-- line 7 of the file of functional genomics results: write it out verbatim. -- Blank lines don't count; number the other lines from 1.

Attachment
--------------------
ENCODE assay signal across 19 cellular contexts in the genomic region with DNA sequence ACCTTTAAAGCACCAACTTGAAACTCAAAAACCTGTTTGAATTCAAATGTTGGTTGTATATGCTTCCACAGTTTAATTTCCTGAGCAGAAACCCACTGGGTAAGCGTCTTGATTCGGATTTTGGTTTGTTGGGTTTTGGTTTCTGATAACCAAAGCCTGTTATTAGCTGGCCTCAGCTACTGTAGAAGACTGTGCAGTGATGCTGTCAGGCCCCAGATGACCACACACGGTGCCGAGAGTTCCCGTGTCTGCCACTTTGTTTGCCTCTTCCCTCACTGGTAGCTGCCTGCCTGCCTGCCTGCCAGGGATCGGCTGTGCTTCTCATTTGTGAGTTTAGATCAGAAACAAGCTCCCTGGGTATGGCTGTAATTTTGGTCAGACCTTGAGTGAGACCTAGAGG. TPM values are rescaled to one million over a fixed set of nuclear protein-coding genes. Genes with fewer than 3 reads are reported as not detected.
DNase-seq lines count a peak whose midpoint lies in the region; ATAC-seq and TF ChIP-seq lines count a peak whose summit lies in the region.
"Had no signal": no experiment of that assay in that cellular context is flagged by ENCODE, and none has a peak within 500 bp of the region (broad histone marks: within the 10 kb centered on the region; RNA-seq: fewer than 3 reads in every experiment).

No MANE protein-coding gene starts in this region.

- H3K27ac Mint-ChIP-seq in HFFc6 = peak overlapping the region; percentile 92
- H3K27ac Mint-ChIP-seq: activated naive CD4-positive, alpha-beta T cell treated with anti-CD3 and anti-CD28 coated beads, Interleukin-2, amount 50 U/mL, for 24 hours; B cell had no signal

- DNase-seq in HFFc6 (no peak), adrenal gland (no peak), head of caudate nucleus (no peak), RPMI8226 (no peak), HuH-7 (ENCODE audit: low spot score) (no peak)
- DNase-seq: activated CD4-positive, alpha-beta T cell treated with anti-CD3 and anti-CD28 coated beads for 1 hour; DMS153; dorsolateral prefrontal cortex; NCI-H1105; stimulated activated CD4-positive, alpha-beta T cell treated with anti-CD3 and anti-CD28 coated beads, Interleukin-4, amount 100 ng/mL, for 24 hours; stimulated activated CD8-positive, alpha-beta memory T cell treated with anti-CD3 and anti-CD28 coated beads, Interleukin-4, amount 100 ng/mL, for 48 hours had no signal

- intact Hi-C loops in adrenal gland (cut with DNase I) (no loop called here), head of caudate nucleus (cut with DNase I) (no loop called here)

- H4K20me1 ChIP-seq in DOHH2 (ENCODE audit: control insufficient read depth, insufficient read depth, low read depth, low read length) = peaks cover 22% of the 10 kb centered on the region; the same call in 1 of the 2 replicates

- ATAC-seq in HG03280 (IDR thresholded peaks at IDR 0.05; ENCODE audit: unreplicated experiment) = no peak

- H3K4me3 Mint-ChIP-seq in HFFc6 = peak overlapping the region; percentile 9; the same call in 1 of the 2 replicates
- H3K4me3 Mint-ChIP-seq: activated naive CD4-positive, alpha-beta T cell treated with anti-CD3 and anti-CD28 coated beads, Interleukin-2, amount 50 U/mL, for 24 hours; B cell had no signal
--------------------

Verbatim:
- DNase-seq in HFFc6 (no peak), adrenal gland (no peak), head of caudate nucleus (no peak), RPMI8226 (no peak), HuH-7 (ENCODE audit: low spot score) (no peak)